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I read this term a lot. What exactly is a legacy database? I ask because I had thought it meant an old database like dbase or rdb, but I don't think I'm right.

When looking at RoR or Django and "legacy database" integration, what does legacy database really mean? Is it different than a generic term "legacy database"?

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11 Answers 11

up vote 25 down vote accepted

In the general context, it can refer to any of the older database technologies.

In a more specific context, it can refer to a database system that was inherited by a team from previous project owners.

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I find it's usually the latter. A legacy database is basically anytime you are inheriting an existing database. Creating one from scratch is sometimes referred to as a "greenfield" database. – altCognito Jun 2 '09 at 13:23
So in that sense is it similar to using 'legacy' with a codebase? For example, integrating a new module with legacy code. Basically old stuff that needs to be integrated/maintained, but nothing more specific than that? – Mr. Shickadance Jun 2 '09 at 13:23

Legacy is used to denote the old thing. legacy database is something which continues to be used because of it cost of replacing and redesigning it.

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Flat file, hierarchy, and network databases are usually referred as legacy databases. They represent the ways people used to organize information in prehistoric times — about 30 years ago.

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this sums it up pretty well.

[edit] Broken link. Here's the quote from FOLDOC:
Legacy System -- A computer system or application program which continues to be used because of the cost of replacing or redesigning it and often despite its poor competitiveness and compatibility with modern equivalents. The implication is that the system is large, monolithic and difficult to modify.

If legacy software only runs on antiquated hardware the cost of maintaining this may eventually outweigh the cost of replacing both the software and hardware unless some form of emulation or backward compatibility allows the software to run on new hardware.

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It's usually derogatory in my experience:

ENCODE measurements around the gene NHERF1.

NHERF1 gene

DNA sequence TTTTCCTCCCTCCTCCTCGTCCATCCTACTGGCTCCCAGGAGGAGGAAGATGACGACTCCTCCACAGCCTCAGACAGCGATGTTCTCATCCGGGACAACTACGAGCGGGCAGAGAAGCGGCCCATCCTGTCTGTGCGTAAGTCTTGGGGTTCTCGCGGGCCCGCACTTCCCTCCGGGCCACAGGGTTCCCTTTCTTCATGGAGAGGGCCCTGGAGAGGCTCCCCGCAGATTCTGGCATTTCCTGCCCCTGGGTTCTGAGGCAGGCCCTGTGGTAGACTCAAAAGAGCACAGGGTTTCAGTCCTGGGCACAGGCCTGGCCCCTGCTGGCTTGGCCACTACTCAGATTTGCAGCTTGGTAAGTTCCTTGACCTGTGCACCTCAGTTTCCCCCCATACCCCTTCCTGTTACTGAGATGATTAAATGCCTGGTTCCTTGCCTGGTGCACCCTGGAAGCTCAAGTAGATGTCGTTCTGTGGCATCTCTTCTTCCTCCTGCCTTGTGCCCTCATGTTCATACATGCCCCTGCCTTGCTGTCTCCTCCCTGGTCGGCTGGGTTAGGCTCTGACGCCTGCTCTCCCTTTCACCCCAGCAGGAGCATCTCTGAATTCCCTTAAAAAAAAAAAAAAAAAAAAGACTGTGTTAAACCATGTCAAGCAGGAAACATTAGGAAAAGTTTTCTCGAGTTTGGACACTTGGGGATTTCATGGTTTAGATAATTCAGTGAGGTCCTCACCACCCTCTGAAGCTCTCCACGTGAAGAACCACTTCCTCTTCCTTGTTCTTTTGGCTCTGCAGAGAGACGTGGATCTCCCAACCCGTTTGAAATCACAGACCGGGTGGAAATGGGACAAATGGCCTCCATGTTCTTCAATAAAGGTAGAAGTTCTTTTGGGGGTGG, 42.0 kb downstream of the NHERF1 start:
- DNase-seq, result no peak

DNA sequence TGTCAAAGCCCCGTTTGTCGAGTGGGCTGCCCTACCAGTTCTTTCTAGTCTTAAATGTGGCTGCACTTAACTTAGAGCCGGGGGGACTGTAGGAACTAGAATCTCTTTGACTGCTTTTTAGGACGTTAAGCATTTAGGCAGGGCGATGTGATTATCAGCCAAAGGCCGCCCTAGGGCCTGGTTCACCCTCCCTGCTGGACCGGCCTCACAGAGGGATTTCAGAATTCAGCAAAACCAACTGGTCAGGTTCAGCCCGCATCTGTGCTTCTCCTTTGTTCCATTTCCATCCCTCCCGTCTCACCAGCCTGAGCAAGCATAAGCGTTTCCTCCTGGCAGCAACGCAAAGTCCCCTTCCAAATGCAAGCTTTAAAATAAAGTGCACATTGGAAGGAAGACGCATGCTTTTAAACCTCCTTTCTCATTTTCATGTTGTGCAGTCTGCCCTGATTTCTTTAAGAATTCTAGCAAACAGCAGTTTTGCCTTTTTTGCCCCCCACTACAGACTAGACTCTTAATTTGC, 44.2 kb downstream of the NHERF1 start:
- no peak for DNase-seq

• Something no-one wants to touch in case it breaks
  • Databases that can't be maintained (say that SQL 6.5 box lying around)
  • Someone else's badly designed and implemented database
  • Something that someone is trying to replace
  • Supported by the 93 year old wierdo

If it's in-use but still has maintenance or development activities, it can't be legacy...

Edit: Given the age of the SQL language and the RDBMS, everything is legacy (including my new system due next year) compared to the software listed. At what point does Ruby turn legacy from the database perspective..?

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I disagree, if it is still in use then it is considered a legacy system. It is is not, then it is a retired or obsolete system. – Lucas B Jun 2 '09 at 13:32
In-use with no maintenance and no new features perhaps. Anyway updated answer – gbn Jun 2 '09 at 13:38
In fact, does this mean you only think new code and new development as non-legacy? – gbn Jun 2 '09 at 13:40

Basically, it's legacy when newer techniques have been developed yet for whatever reasons, the old system/database/technique is still used. Age of the database system doesn't matter, really. Legacy means that it can be replaced by a better technique, yet it hasn't been replaced yet.

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legacy: anything from the past that keeps coming around to haunt you.

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A legacy database is generally something that you will have to inherit and base some of your design decisions around. Most companies that put out work may already have some other (usually horrible) solution and you need to give them a bigger and better product...


It has to work with all of their old legacy data. The company is not going to want to manage two different applications just so they can keep all their old records. You will need to develop your solution to be able to migrate the data from the legacy system over into your system. This can have a massive impact on the overall design of the new database, because it cannot stray too far from the previous without introducing a lot of problems in terms of data integrity.

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What? Migrate data? Doesn't want to support two apps? "I know a place" where they just keep wanting to stack new features and keep adding more and more "middle-man" data apps. Sigh. – anonymous coward Jun 2 '09 at 13:38

We mostly use the term 'legacy database' as a db schema we can not 'easily' modify without breaking other software/systems using this schema.

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In general context refers to old code inherited. Tipycally cobol code. It is used for code which it is still used for historcal reasons. It applies also for DB schemas

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I bet they are referring to the schema of the database, rather than the database system itself.

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